#LondonLove: Riverside Drinking

London in springtime. What joy! I felt like Lily Allen pratting about in the February sun. After the snow of last month, it felt like a long time coming.

My housemate Emily (the co-parent of Claude the Cat) and I went for a walk about the neighbourhood in the sun yesterday. We sat in lovely Southwark park and watched a very aggressive game of football before my rubber arm was twisted into going for a wee shandy on the river.

There are few things nicer than a river walk and a refreshing beer, and it’s one of those simple pleasures that London does so well. Yesterday’s pub of choice was the Old Salt Quay in Rotherhithe, which as an area is a veritable epicentre of river-based pubbing. The outdoor seating area is HUGE (you can see some of it behind my massive ginger barnet) and there’s a good range of ales on too, if that’s what floats your boat. It’s a bit ‘corporate’ (it’s a Greene King pub) but it’s a cracking spot on the old Thames.

Also worth checking out in Rotherhithe is the Mayflower, a lovely little pub that dates (in its present form) from the 18th century and is close to where the Mayflower set off for America with all those miserable pilgrims on board. As you can see above, on days out I force my nearest and dearest into classic tourist photo opportunities. I love a good plaque! Normally I would have made them point to it. Subtlety is not my medium.

My dear friend Pat introduced me to this gem, which does great food (lush sausage butties) and has a fabulous decking area over the river, as long as the tide is low. At high tide you’d need more than just your wellies. Probably a small boat.

Even more exciting, when I went for lunch here in December, I had a cuppa to warm my cockles and it came in lovely vintage crockery. Hooray!

Neighbouring the Mayflower just a wee walk away is another Rotherhithe/Bermondsey institution, The Angel, which as well as being a lovely boozer with great views is also a Samuel Smith’s pub. Now, there are few things in life that please me more than a Sam Smith’s pub. Probably just Ryan Gosling and Guinness cake. Sam Smith pubs serve the most amazing cider and a really lush lager called Alpine and it is SO CHEAP. There will have to be a whole blog post dedicated to the Tadcaster brewer at some point because I am obsessed.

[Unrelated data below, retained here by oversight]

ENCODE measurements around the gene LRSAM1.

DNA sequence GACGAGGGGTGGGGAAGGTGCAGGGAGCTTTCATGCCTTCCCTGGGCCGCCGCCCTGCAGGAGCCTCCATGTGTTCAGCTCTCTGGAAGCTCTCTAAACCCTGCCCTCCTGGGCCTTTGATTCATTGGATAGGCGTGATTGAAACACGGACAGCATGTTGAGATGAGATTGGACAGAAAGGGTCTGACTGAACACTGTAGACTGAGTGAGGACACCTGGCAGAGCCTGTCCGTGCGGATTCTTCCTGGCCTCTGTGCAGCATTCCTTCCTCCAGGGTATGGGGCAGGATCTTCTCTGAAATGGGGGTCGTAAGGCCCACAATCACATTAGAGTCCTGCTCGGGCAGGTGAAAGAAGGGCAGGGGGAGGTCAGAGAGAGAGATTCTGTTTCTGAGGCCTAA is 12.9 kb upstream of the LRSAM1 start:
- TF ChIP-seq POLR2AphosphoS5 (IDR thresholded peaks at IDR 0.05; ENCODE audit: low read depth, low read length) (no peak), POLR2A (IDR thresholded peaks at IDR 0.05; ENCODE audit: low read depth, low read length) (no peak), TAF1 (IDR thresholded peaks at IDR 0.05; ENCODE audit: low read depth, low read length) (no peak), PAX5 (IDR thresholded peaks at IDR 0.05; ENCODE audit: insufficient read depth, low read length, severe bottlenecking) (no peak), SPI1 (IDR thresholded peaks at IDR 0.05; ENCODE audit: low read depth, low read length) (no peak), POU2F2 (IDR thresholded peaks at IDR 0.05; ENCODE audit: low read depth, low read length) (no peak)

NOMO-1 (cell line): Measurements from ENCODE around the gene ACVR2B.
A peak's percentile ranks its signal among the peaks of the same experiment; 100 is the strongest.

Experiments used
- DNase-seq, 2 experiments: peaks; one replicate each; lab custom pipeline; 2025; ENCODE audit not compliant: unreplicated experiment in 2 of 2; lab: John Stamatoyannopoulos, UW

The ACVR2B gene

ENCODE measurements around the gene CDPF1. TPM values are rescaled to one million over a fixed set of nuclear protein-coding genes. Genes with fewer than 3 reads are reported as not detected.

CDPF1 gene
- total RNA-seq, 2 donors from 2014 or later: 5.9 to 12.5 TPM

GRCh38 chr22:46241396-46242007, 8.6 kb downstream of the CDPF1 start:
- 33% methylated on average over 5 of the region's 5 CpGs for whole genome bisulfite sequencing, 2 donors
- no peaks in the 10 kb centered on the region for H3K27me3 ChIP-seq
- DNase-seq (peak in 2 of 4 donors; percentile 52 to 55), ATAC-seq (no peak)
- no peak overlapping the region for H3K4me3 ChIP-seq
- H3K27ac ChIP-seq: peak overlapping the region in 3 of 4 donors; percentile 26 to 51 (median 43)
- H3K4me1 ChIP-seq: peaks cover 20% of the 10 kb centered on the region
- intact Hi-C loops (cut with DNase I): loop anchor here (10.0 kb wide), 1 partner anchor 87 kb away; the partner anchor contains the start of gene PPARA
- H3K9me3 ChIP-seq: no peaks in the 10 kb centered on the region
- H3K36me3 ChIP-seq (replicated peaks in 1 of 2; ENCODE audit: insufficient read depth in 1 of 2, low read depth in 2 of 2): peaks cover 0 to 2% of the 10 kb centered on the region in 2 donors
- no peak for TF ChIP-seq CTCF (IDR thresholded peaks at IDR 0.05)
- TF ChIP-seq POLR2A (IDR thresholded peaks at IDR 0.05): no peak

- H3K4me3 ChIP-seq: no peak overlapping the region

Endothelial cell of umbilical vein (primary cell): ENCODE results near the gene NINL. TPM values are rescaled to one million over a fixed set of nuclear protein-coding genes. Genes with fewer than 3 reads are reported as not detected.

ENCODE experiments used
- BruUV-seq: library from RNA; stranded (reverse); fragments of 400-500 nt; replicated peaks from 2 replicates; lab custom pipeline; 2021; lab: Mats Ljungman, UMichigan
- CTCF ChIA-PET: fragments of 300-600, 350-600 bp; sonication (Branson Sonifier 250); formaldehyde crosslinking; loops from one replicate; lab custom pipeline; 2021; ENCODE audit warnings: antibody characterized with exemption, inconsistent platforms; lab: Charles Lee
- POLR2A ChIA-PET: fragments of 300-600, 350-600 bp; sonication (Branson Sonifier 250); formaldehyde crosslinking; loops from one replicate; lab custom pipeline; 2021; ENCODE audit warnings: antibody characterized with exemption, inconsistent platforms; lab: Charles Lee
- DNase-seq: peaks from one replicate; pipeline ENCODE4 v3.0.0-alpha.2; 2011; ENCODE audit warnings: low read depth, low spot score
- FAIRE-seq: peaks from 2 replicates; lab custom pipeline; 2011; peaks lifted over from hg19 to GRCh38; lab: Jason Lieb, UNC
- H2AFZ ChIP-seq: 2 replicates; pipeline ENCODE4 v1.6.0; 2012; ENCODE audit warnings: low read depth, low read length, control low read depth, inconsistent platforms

You can even see another Sam Smith’s boozer across the river from the Angel, namely the Captain Kidd at Wapping. And my, what a pub this is.

Some very dear friends of mine had their wedding drinks here, I’ve been to countless birthday drinks in the beer garden and I’ve even dragged my parents along for a pie and pint when they’ve been to visit. While some folk might see Wapping as a bit out of the way, it’s worth the extra mile from St Katherine’s Docks and is a great walk. Like pretty much every other pub in Wapping it too claims to be the oldest pub in Wapping/on the river/in the Western world, and its historic past does drag in hoards of tourists in the summer but bear with folks. It is a diamond boozer.

Technically not riverside but standing proudly along the banks of the canal in the borderland of Mile End and Bow, the Palm Tree is a beautiful Victorian pub with a singing landlady, lurid gold wallpaper and a Poirot-esque feel about the place as you walk through the park at night to reach it. In many ways, it’s one of the last of its generation around these parts. This is the East End of pie and mash and Roman Road market, not organic chorizo and Broadway Market. The till must be a good fifty years old alone. Admittedly, it’s at the upper price bracket for the area but it’s worth it for the trip back in time. Top Tip: it helps if you like a bit of Frank Sinatra.

And there’s one pub I really can’t miss out of this list, mainly because it employs me, but also because it has one of the best riverside terraces around and has Aspall’s cider on draft. Greenwich’s Cutty Sark Tavern also has the best bar staff of course. Here are two of the reprobates faffing around on the picnic tables at dawn, with the beautiful view of the Docklands and the O2.

I should mention that it is NOT the pub next to the actual Cutty Sark boat. That’s the Gypsy Moth. It’s actually a ten minute walk east from the boat. But walk! It’s lovely.

What are your favourite riverside drinking holes? Any top tips for west or north London?

Queenofthenightbus x


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